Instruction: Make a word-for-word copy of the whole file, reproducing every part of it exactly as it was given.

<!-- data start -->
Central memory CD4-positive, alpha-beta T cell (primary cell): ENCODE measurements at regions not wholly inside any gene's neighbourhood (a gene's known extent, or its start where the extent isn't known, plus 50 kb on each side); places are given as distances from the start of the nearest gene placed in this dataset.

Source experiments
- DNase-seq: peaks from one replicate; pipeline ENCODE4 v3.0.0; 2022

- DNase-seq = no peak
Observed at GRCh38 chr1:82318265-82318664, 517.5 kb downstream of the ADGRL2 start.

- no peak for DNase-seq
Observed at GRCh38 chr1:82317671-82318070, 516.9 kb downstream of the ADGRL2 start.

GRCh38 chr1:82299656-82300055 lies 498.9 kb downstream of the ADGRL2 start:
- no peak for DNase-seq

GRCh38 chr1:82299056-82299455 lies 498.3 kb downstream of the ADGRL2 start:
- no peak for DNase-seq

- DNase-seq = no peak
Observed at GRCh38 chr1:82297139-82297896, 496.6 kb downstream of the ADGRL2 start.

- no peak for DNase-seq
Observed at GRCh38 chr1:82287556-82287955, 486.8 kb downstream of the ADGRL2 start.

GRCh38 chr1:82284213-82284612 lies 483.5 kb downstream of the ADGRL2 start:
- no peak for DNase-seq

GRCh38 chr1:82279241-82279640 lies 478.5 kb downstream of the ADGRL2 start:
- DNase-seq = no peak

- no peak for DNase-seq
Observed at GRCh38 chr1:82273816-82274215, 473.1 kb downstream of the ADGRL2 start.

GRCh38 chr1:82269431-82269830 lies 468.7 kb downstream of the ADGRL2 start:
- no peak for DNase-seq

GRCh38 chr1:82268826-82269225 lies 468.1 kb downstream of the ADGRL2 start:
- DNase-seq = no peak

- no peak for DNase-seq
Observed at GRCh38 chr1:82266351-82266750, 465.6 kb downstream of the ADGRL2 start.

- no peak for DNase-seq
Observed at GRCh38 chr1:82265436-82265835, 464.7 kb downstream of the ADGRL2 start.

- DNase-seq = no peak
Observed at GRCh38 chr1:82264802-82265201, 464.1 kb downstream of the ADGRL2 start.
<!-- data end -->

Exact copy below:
Central memory CD4-positive, alpha-beta T cell (primary cell): ENCODE measurements at regions not wholly inside any gene's neighbourhood (a gene's known extent, or its start where the extent isn't known, plus 50 kb on each side); places are given as distances from the start of the nearest gene placed in this dataset.

Source experiments
- DNase-seq: peaks from one replicate; pipeline ENCODE4 v3.0.0; 2022

- DNase-seq = no peak
Observed at GRCh38 chr1:82318265-82318664, 517.5 kb downstream of the ADGRL2 start.

- no peak for DNase-seq
Observed at GRCh38 chr1:82317671-82318070, 516.9 kb downstream of the ADGRL2 start.

GRCh38 chr1:82299656-82300055 lies 498.9 kb downstream of the ADGRL2 start:
- no peak for DNase-seq

GRCh38 chr1:82299056-82299455 lies 498.3 kb downstream of the ADGRL2 start:
- no peak for DNase-seq

- DNase-seq = no peak
Observed at GRCh38 chr1:82297139-82297896, 496.6 kb downstream of the ADGRL2 start.

- no peak for DNase-seq
Observed at GRCh38 chr1:82287556-82287955, 486.8 kb downstream of the ADGRL2 start.

GRCh38 chr1:82284213-82284612 lies 483.5 kb downstream of the ADGRL2 start:
- no peak for DNase-seq

GRCh38 chr1:82279241-82279640 lies 478.5 kb downstream of the ADGRL2 start:
- DNase-seq = no peak

- no peak for DNase-seq
Observed at GRCh38 chr1:82273816-82274215, 473.1 kb downstream of the ADGRL2 start.

GRCh38 chr1:82269431-82269830 lies 468.7 kb downstream of the ADGRL2 start:
- no peak for DNase-seq

GRCh38 chr1:82268826-82269225 lies 468.1 kb downstream of the ADGRL2 start:
- DNase-seq = no peak

- no peak for DNase-seq
Observed at GRCh38 chr1:82266351-82266750, 465.6 kb downstream of the ADGRL2 start.

- no peak for DNase-seq
Observed at GRCh38 chr1:82265436-82265835, 464.7 kb downstream of the ADGRL2 start.

- DNase-seq = no peak
Observed at GRCh38 chr1:82264802-82265201, 464.1 kb downstream of the ADGRL2 start.